Background  People who are physically active have at least a 30% lower risk of death during follow-up compared with those who are inactive. However, the ideal dose of exercise for improving longevity is uncertain.
Objectives  The aim of this study was to investigate the association between jogging and long-term, all-cause mortality by focusing specifically on the effects of pace, quantity, and frequency of jogging.
Methods  As part of the Copenhagen City Heart Study, 1,098 healthy joggers and 3,950 healthy nonjoggers have been prospectively followed up since 2001. Cox proportional hazards regression analysis was performed with age as the underlying time scale and delayed entry.
Results  Compared with sedentary nonjoggers, 1 to 2.4 h of jogging per week was associated with the lowest mortality (multivariable hazard ratio [HR]: 0.29; 95% confidence interval [CI]: 0.11 to 0.80). The optimal frequency of jogging was 2 to 3 times per week (HR: 0.32; 95% CI: 0.15 to 0.69) or ≤1 time per week (HR: 0.29; 95% CI: 0.12 to 0.72). The optimal pace was slow (HR: 0.51; 95% CI: 0.24 to 1.10) or average (HR: 0.38; 95% CI: 0.22 to 0.66). The joggers were divided into light, moderate, and strenuous joggers. The lowest HR for mortality was found in light joggers (HR: 0.22; 95% CI: 0.10 to 0.47), followed by moderate joggers (HR: 0.66; 95% CI: 0.32 to 1.38) and strenuous joggers (HR: 1.97; 95% CI: 0.48 to 8.14).
Conclusions  The findings suggest a U-shaped association between all-cause mortality and dose of jogging as calibrated by pace, quantity, and frequency of jogging. Light and moderate joggers have lower mortality than sedentary nonjoggers, whereas strenuous joggers have a mortality rate not statistically different from that of the sedentary group.
Read that conclusion again! And then, let me tell you that it is NOT actually borne out by the study. And most especially the headlines inspired by the study, such as The Telegraph's "Fast running is as deadly as sitting on the couch," The Chicago Tribune's "New study shows casual joggers outlast ironmen over long term," and Time's "When Exercise Does More Harm Than Good."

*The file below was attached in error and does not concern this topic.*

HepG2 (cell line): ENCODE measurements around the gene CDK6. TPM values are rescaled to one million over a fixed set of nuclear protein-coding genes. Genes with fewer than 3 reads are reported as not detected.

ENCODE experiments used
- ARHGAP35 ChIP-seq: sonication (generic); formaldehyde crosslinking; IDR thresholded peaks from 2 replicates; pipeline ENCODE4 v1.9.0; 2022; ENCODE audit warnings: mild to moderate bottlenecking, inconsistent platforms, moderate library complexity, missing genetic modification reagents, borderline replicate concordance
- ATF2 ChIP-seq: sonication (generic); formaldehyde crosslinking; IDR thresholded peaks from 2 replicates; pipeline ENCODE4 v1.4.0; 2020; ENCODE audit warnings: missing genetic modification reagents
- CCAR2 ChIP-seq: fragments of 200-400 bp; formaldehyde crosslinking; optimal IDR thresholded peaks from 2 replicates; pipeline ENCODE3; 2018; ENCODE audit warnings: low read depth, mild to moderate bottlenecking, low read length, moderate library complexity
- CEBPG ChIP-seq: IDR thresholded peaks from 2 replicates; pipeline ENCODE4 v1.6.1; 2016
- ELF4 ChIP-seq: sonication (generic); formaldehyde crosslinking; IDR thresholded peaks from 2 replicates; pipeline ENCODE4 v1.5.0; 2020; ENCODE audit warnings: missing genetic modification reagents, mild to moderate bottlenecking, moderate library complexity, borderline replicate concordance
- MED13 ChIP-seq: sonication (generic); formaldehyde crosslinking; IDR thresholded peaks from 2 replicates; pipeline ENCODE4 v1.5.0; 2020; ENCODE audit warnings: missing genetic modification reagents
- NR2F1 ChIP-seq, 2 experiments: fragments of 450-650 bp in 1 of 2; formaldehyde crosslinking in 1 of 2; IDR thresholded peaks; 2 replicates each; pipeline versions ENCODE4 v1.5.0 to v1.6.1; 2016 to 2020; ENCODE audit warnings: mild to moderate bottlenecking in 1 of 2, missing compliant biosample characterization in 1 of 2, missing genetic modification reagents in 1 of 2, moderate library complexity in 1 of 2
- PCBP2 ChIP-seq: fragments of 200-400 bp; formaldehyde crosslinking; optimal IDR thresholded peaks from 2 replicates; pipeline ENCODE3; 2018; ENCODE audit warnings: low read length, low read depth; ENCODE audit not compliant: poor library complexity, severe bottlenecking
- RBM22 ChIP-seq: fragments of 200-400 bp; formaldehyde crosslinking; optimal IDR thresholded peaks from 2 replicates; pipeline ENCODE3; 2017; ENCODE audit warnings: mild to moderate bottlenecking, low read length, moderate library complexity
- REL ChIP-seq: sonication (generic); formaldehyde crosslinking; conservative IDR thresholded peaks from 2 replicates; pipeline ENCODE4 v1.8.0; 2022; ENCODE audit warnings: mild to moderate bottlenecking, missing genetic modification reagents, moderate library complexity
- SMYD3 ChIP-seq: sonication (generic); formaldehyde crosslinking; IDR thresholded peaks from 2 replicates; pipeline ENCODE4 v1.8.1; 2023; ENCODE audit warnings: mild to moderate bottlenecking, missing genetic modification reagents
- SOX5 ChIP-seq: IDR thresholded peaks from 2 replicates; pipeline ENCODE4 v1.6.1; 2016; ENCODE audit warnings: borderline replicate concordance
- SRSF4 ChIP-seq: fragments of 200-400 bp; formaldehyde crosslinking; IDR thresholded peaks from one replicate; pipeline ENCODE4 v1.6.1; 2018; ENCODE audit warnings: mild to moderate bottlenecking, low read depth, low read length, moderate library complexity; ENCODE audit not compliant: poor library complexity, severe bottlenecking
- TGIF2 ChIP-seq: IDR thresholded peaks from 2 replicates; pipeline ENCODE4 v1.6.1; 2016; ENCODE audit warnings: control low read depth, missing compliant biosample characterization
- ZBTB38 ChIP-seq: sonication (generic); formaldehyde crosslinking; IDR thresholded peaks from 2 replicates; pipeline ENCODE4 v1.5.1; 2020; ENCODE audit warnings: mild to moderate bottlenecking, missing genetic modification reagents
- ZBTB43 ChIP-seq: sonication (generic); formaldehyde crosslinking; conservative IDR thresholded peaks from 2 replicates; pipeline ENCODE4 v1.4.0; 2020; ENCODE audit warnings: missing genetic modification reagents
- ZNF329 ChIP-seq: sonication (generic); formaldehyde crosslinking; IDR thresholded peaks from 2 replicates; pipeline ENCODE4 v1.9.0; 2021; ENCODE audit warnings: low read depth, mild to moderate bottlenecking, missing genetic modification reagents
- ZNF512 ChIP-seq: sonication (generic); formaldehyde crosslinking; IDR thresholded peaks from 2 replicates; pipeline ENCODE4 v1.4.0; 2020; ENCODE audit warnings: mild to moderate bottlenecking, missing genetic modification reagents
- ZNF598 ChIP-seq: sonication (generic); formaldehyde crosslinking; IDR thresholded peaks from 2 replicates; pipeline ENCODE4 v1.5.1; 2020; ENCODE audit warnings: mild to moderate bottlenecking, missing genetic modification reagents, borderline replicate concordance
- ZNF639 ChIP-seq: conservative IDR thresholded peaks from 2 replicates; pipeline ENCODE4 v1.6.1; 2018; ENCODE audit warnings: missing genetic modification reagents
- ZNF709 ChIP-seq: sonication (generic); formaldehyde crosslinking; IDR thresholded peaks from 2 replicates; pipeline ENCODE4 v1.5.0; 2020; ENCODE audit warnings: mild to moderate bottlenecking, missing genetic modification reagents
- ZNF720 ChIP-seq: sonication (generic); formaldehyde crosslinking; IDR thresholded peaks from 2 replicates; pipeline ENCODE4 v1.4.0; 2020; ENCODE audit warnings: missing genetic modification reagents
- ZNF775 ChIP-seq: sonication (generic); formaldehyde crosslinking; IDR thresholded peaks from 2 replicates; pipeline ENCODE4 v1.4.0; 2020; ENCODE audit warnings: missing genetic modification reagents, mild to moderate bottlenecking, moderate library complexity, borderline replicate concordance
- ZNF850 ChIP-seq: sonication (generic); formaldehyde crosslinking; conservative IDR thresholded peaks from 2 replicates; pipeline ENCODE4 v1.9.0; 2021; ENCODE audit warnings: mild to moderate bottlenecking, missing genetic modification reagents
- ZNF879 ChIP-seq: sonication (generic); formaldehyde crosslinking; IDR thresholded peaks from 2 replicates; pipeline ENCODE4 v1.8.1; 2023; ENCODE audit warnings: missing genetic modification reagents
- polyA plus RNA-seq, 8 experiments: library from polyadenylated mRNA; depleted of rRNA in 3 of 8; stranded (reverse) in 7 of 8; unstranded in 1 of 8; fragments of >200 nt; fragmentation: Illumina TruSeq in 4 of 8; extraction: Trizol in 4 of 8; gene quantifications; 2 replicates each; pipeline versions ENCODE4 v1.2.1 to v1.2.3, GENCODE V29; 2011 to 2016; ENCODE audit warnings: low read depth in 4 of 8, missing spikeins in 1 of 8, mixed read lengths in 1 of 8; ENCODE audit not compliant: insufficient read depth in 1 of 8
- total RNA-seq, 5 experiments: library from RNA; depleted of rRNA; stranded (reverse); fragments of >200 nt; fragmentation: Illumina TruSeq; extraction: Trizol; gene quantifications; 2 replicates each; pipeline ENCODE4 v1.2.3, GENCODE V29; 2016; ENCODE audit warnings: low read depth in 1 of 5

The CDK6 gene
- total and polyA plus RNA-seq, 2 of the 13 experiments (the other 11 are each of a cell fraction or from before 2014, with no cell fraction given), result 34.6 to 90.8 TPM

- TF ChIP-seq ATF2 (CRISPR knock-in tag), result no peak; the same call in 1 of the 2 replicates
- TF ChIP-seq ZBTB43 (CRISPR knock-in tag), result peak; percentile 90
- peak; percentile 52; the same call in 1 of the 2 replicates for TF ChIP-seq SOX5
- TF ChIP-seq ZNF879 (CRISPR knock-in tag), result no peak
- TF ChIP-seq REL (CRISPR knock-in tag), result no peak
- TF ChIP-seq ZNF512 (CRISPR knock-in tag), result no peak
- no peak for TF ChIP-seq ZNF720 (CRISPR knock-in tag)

Thanks to Forbes for publishing this summary of the statistical analysis!
 Forbes has done a brilliant analysis of the actual results of the study and how it can be correctly interpreted. 

Briefly, (1) it is just an observational study, (2) conducted on a group too small to do a valid statistical analysis, (3) the authors themselves wrote in a separate editorial article, "...we still need more data to truly determine ‘is more actually worse?’ regarding exercise dose and prognosis"; and (4) the authors themselves "are among the leading proponents of the 'less is more' exercise philosophy, so they would be inclined to support this study if the support were at all warranted."

The Forbes writer concludes, " Journalists and scientists have an obligation to fairly and accurately report the results of individual studies, and they have the further obligation to place those results in the context of what is already known in the field. By reporting the results of this one quite limited study with little or no critical perspective of its details or the larger context of the research, they have once again helped perpetuate the scientific illiteracy and innumeracy that is fast becoming one of the hallmarks of our time.."

....What I've been saying!